Steered by the adept moderation of Joyce Chen, Associate Partner at Lee & Li, Session II scrutinized the application of emerging technology in dispute resolution. Mark Shope, Associate Professor at National Yang Ming Chiao Tung University, expounded upon the ascendancy of large language models and their pragmatic applications, benefits, and attendant challenges in international dispute resolution. Elizabeth Chan, Registered Foreign Lawyer at Tanner De Witt, navigated the realms of harnessing AI in international arbitration, emphasizing its transformative potential. Shr-Shian Chen, an LL.M. candidate at National Taiwan University, searched into the incipient realm of AI-generated content and proposed compulsory mediation of IP disputes.

Session III: International Dispute Resolution and Global Economy (I)

In the capable hands of Jeffrey Li, Associate Partner at Lee & Li, Session III embarked upon a profound exploration of the intricacies surrounding international trade and investment dispute settlement. Stephan Wilske, Partner at Gleiss Lutz and Lecturer at the Universities of Jena and Heidelberg, delivered a critique of the International Centre for Settlement of Investment Disputes (ISDS), unraveling both phantom and substantive issues triggered by prevailing practices and technological developments. Yuka Fukunaga, Professor at Waseda University, navigated the terrain of judicial deference in trade and investment dispute settlement. Rajesh Sharma, Senior Lecturer at RMIT University, unveiled a novel perspective on the mediation of WTO disputes and its subsequent enforcement. Chieh (Jeffrey) Lo, a Ph.D. Candidate at King's College London, gleaned insights from the WTO Appellate Body experience, pondering the prospect of a multilateral investment court. Ramil Gachayev, a Ph.D. Candidate at Swansea University, scrutinized expropriation in international investment law, with a particular emphasis on intellectual property rights.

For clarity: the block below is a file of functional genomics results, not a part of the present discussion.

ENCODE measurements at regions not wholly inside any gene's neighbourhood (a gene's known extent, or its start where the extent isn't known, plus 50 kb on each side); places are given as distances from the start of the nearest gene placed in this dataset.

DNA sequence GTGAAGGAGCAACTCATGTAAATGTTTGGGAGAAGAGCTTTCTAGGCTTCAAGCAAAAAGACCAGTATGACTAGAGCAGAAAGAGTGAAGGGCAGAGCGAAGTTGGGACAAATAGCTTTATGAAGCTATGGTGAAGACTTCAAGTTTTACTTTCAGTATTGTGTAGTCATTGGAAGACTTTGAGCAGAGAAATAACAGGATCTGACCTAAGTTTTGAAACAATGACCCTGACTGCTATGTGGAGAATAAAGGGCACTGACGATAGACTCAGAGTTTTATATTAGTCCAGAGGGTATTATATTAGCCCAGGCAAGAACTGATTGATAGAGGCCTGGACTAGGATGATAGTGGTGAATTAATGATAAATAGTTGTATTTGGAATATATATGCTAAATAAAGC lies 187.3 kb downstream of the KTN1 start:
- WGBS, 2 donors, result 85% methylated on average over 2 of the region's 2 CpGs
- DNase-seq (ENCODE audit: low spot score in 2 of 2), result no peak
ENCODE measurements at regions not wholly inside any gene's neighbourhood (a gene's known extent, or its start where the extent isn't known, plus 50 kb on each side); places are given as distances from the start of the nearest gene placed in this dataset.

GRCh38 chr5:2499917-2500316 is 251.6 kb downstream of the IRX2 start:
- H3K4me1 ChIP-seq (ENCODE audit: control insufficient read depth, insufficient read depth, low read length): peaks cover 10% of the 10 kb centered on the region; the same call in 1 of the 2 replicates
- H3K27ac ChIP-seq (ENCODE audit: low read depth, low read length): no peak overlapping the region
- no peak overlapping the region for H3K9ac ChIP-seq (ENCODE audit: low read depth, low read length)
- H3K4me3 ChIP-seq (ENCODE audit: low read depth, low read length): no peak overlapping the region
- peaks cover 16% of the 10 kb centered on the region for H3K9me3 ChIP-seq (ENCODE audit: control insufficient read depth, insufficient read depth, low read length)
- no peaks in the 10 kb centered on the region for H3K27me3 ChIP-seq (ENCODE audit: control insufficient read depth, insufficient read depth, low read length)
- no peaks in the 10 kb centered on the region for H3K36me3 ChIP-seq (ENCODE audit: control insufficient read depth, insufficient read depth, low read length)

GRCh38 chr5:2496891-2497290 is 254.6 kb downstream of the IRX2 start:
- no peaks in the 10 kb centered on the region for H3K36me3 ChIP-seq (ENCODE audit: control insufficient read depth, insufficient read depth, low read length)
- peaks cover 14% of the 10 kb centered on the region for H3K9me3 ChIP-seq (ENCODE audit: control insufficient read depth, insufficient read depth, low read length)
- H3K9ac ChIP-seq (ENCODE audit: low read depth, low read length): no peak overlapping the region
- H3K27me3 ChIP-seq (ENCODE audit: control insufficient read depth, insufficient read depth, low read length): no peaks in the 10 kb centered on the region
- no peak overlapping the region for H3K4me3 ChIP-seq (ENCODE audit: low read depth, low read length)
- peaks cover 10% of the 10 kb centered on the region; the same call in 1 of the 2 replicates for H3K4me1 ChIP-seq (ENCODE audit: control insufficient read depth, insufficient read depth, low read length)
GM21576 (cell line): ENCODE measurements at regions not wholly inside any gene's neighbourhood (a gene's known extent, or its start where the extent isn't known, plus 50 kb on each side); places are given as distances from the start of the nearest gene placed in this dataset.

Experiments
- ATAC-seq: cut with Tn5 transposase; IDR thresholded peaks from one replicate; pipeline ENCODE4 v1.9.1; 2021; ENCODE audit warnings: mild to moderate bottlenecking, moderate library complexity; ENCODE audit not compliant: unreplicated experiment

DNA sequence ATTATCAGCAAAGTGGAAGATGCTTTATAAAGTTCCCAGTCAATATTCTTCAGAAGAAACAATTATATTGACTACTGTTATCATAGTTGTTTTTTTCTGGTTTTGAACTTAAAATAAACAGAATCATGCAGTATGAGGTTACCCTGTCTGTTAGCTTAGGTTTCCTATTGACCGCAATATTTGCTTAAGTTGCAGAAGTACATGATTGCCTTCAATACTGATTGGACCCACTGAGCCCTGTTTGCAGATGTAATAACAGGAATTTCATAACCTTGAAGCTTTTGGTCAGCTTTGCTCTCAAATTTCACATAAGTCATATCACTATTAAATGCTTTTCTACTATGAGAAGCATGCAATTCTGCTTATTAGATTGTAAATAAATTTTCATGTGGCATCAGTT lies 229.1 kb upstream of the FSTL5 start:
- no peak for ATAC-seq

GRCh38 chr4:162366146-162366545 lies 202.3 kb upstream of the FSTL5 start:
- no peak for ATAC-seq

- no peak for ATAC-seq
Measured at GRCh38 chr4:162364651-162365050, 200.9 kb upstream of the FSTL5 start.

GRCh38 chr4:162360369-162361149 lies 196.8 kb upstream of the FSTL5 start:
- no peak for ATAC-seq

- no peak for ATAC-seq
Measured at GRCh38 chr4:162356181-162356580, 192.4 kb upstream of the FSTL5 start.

Day Two: October 24, 2023

Building upon the resounding resonance of the first day, the second day of the conference unfurled with sessions that delved deeper into emergent issues in international arbitration and the transformative imprint of technology on dispute resolution.